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Residents who lost their homes reflect on the recent fire in the Villebois community

PMG PHOTO: COREY BUCHANAN - Villebois resident James Brown looks up at his home that was destroyed by the fire.

It doesn't take much — the smell of smoke, the flicker of a flashing light or the sound of a dryer revving or an ambulance siren wailing — to remind Villebois resident Tammy Lukes of the night that uprooted her family.

At about 1 a.m. Sunday, March 31, a fire at a four-story condominium building along S.W. Collina Lane ignited. Three hours later, Lukes' two-story condominium located next to the building was blanketed with ash and missing a roof. Lukes and Villebois residents Michael Bell and James Brown lived in two of the five occupied structures that were destroyed by the fire and are now trying to cope with trauma and grief while attempting to reassemble their lives.

"I think there are just stages that I think we're gonna all go through: the shock and the immediate disbelief, the difficulty sleeping at night, some of the smells of smoke that suddenly come up and you worry something in your immediate environment is burning," Lukes said.

A terrifying awakening

Following a divorce, Lukes hoped to move to a community where she and her children could make friends and feel safe. She heard Villebois fit that bill. After finding pals through a local book club and meeting her neighbors, she realized that her perception of Villebois as a close-knit community was a reality. Lukes moved to Wilsonville in 2017 and into her current home in September 2018.

"I established the support system that I never thought was possible from being here," she said.

In the middle of the night March 31, Lukes woke up to a sound like a whirling wind coming from outside. She found it odd. She hadn't heard a storm warning on the nightly news. So Lukes opened her blinds to find the condominium complex across the street engulfed in flames and embers hitting her window while a crackling sound blared in the background.

"I processed it for a few seconds and immediately I could see on the street people running and it started to register that this is a huge deal," she said. "'I've got to get out of my house.'"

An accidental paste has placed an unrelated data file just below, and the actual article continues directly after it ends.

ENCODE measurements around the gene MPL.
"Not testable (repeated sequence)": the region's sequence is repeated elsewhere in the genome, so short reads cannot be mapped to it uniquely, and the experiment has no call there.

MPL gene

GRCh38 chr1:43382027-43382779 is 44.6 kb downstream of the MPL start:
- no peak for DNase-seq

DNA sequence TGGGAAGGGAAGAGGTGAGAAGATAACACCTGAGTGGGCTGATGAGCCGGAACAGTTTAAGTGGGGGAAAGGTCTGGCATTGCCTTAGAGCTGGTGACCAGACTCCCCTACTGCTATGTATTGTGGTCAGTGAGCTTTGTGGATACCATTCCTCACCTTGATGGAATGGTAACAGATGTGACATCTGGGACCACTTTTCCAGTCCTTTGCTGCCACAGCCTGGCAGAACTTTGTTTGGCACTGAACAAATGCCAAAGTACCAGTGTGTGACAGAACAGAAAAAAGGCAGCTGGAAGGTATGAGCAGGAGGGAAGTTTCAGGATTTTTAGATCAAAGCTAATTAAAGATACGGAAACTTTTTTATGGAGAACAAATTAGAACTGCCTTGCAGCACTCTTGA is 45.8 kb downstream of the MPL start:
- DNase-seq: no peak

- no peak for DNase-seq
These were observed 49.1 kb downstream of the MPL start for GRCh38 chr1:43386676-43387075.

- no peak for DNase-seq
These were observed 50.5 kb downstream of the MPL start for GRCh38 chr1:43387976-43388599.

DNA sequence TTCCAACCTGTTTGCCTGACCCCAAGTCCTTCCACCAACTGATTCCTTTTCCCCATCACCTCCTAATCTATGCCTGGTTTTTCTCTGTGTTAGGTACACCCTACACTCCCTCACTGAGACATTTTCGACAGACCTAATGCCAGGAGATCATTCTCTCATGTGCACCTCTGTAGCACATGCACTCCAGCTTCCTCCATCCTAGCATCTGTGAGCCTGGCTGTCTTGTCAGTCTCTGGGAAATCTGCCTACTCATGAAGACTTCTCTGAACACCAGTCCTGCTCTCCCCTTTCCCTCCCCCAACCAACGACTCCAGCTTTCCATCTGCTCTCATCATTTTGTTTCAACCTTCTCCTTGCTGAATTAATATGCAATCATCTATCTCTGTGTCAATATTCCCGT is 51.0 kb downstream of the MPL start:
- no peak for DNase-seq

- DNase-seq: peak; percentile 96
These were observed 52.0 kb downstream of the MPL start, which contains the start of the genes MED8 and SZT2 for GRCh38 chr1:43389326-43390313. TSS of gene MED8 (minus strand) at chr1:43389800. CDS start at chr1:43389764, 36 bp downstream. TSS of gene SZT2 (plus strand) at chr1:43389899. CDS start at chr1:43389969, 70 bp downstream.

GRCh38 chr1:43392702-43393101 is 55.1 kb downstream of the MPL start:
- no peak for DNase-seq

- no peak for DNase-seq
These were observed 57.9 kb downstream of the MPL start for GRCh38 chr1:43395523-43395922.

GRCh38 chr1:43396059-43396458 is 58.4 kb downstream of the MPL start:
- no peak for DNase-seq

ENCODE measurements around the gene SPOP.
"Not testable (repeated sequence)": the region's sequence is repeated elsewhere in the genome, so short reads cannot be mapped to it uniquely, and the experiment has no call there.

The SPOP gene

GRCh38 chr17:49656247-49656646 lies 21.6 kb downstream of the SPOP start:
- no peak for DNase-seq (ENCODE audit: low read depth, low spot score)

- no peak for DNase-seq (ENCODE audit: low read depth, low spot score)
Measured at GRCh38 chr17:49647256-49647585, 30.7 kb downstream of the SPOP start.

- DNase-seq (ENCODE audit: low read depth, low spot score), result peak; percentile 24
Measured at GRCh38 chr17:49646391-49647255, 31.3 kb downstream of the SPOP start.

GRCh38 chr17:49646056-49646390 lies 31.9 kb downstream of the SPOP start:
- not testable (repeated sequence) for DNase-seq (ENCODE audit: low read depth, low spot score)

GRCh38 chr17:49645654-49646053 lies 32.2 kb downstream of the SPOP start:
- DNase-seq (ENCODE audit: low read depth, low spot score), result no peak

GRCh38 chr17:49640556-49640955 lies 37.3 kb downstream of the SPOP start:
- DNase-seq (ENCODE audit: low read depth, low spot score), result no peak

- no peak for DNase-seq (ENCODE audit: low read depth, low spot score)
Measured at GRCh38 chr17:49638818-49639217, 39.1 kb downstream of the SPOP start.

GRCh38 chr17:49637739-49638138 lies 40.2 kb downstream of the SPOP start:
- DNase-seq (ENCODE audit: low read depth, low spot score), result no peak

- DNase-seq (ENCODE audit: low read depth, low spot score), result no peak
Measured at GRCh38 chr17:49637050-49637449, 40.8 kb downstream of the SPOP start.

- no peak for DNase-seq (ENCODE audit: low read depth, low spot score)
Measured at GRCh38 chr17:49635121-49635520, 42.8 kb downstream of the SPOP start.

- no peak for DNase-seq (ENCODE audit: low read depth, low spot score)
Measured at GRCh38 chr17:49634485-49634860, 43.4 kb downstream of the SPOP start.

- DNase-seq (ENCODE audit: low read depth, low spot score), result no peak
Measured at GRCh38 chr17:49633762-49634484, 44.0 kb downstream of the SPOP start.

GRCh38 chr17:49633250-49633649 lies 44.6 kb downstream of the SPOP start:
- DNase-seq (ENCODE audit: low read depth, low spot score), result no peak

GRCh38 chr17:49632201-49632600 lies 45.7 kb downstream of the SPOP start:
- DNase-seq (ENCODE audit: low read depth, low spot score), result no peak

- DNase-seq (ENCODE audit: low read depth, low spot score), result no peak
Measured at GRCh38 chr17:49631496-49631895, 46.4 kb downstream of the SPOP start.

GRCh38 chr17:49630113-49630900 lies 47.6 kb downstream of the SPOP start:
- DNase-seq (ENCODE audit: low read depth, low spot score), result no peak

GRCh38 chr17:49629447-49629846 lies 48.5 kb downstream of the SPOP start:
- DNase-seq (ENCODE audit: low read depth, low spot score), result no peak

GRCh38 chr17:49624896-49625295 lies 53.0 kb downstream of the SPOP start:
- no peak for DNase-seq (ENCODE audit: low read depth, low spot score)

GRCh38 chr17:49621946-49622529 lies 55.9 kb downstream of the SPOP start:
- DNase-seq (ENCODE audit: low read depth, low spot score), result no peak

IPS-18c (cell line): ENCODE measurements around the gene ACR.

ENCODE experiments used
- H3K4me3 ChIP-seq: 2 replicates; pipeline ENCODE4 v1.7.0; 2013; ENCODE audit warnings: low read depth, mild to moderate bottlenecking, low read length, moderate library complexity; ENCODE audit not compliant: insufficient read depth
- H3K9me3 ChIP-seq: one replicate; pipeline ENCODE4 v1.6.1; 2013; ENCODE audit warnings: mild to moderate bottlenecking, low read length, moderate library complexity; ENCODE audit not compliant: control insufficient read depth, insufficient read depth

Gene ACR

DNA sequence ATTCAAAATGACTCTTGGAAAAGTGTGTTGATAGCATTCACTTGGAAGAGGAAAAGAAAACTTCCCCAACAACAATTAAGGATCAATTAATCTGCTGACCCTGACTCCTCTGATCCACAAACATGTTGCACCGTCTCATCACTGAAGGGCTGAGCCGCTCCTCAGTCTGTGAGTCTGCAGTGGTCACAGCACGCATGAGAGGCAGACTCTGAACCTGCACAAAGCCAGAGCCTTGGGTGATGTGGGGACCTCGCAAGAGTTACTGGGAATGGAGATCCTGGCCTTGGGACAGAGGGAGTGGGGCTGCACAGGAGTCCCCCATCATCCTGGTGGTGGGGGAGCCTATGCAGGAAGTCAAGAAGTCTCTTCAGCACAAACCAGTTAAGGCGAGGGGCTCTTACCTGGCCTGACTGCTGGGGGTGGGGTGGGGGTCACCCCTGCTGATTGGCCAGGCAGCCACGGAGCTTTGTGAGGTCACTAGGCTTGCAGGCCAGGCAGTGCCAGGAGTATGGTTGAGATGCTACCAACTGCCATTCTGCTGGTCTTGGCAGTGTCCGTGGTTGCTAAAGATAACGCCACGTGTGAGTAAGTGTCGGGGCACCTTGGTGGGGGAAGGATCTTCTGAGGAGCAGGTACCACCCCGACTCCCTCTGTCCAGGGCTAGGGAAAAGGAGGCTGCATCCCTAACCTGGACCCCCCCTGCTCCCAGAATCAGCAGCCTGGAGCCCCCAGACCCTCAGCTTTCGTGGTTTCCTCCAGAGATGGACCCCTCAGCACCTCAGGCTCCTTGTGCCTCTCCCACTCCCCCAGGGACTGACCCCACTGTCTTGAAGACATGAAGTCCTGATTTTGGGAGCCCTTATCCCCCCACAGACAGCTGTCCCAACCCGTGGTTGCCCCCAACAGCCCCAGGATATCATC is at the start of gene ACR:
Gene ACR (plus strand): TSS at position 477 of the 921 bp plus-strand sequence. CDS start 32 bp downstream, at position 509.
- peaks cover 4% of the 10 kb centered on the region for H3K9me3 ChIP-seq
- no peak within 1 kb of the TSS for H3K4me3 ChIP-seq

Her children were staying at their father's house at the time, so Lukes scooped up one of her cats, tried to find her other cat to no avail, grabbed a few items and then scurried out of the house. After visiting her ex-husband's house, she returned to the scene to watch as Tualatin Valley Fire & Rescue firefighters tried to extinguish the fire. Unfortunately, Lukes' home took the brunt of the fire's wrath.

"The neighbors were outside and we just stood there helpless just watching everything unfold," Lukes said. "There's nothing anyone of us could do."

Since then, Lukes has revisited the site multiple times to try to collect salvageable items. And each time she returns, her home looks different.

"My ceiling collapses a little bit more in my closet. My kid's room falls apart a little bit more and it just becomes more and more obvious that nothing is salvageable," she said.

Lukes said she tells herself that many of the material items in her home are replaceable and she relays that message to her children. However, some destroyed items, like many of her personal documents and the signed picture from the movie "Cinderella" passed down from her mother to her daughter, are worth more than their material value.

"It was really important to her that my daughter had that and now it's gone," Lukes said.

Lukes searched for her cat for days in the home's wreckage before finally finding her three days after the fire.

But Lukes has found some silver linings. For one, she said her insurance company has been helpful and she has received considerable support from her friends in the community. Lukes is also staying at one of her friend's houses until her rental home is ready.